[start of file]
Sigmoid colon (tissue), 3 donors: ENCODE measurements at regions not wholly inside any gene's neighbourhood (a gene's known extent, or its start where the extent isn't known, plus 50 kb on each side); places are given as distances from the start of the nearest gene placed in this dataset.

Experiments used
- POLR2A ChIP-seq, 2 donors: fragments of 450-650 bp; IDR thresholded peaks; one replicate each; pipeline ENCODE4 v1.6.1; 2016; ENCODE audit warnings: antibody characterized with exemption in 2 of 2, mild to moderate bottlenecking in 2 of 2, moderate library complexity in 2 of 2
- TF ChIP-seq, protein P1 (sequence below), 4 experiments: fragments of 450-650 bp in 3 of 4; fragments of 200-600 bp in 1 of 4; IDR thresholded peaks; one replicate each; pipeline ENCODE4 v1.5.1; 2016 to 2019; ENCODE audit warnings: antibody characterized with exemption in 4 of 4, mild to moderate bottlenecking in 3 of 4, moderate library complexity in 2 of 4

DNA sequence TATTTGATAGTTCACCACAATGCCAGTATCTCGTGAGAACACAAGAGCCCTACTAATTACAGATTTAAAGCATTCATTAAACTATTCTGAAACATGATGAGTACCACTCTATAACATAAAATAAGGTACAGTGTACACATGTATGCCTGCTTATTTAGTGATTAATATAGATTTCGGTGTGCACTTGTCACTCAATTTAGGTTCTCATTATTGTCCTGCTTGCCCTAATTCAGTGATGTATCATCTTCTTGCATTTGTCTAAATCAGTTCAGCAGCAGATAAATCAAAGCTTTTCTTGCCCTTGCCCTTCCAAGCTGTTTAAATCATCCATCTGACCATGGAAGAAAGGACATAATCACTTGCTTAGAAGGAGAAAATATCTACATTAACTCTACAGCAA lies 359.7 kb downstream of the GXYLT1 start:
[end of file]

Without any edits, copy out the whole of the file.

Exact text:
Sigmoid colon (tissue), 3 donors: ENCODE measurements at regions not wholly inside any gene's neighbourhood (a gene's known extent, or its start where the extent isn't known, plus 50 kb on each side); places are given as distances from the start of the nearest gene placed in this dataset.

Experiments used
- POLR2A ChIP-seq, 2 donors: fragments of 450-650 bp; IDR thresholded peaks; one replicate each; pipeline ENCODE4 v1.6.1; 2016; ENCODE audit warnings: antibody characterized with exemption in 2 of 2, mild to moderate bottlenecking in 2 of 2, moderate library complexity in 2 of 2
- TF ChIP-seq, protein P1 (sequence below), 4 experiments: fragments of 450-650 bp in 3 of 4; fragments of 200-600 bp in 1 of 4; IDR thresholded peaks; one replicate each; pipeline ENCODE4 v1.5.1; 2016 to 2019; ENCODE audit warnings: antibody characterized with exemption in 4 of 4, mild to moderate bottlenecking in 3 of 4, moderate library complexity in 2 of 4

DNA sequence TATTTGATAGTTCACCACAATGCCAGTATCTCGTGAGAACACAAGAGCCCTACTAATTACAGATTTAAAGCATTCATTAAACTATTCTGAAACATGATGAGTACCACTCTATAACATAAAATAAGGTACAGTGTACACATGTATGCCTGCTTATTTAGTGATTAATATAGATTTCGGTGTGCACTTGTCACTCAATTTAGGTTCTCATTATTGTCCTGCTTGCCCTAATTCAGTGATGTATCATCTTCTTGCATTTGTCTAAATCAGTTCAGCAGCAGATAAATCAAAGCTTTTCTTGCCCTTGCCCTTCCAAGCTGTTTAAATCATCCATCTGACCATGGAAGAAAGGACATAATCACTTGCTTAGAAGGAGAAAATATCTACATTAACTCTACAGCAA lies 359.7 kb downstream of the GXYLT1 start: